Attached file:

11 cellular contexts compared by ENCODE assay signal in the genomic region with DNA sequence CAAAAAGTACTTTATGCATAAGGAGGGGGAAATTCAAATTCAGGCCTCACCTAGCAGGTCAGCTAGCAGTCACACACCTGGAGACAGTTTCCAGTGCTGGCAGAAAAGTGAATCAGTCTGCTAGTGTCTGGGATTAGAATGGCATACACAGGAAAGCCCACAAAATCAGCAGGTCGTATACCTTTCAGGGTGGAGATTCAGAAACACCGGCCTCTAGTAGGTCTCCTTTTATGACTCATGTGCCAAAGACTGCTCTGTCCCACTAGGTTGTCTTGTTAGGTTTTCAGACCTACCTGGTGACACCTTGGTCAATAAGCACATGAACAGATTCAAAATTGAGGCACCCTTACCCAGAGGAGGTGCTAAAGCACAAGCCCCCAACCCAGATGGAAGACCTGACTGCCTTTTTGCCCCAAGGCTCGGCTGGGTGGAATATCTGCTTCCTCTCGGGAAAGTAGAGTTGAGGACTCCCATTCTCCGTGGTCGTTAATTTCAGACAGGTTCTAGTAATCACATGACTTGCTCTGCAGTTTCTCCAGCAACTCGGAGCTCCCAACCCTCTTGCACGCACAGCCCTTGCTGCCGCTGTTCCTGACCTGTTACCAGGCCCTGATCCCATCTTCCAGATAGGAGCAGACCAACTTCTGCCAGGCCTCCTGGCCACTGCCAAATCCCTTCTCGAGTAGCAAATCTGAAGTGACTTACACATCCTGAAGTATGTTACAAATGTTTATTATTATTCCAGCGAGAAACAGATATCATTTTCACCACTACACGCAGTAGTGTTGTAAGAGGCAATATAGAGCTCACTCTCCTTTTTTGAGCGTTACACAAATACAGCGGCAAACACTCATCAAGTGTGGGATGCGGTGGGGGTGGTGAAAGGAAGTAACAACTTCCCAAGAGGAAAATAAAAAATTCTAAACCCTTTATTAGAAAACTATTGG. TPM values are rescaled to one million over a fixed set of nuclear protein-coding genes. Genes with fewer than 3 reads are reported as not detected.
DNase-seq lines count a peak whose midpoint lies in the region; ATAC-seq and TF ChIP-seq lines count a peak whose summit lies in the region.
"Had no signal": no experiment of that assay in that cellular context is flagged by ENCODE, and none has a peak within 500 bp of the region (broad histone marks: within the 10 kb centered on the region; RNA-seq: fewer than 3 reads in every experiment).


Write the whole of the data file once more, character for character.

11 cellular contexts compared by ENCODE assay signal in the genomic region with DNA sequence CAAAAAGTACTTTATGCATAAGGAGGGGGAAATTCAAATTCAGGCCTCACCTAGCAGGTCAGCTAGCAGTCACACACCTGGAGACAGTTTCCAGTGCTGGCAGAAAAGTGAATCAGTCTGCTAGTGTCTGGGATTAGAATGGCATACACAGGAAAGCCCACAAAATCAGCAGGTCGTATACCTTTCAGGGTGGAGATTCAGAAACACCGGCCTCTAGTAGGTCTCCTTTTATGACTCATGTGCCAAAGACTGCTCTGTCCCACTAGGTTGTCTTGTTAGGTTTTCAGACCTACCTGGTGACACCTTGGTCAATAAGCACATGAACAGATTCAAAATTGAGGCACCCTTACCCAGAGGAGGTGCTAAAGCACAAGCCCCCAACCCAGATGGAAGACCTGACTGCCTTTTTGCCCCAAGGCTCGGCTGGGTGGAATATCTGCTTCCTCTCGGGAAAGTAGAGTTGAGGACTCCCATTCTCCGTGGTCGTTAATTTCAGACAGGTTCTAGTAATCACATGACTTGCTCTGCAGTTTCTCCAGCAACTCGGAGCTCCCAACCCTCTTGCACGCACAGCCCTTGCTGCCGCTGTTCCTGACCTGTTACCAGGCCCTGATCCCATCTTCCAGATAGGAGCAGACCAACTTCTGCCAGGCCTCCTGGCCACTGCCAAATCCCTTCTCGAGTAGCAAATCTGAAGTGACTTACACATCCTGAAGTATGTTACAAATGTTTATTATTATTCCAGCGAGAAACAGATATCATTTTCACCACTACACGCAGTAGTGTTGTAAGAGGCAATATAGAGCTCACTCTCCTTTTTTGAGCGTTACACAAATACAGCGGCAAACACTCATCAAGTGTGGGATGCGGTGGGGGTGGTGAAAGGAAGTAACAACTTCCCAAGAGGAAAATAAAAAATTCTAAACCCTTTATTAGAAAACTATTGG. TPM values are rescaled to one million over a fixed set of nuclear protein-coding genes. Genes with fewer than 3 reads are reported as not detected.
DNase-seq lines count a peak whose midpoint lies in the region; ATAC-seq and TF ChIP-seq lines count a peak whose summit lies in the region.
"Had no signal": no experiment of that assay in that cellular context is flagged by ENCODE, and none has a peak within 500 bp of the region (broad histone marks: within the 10 kb centered on the region; RNA-seq: fewer than 3 reads in every experiment).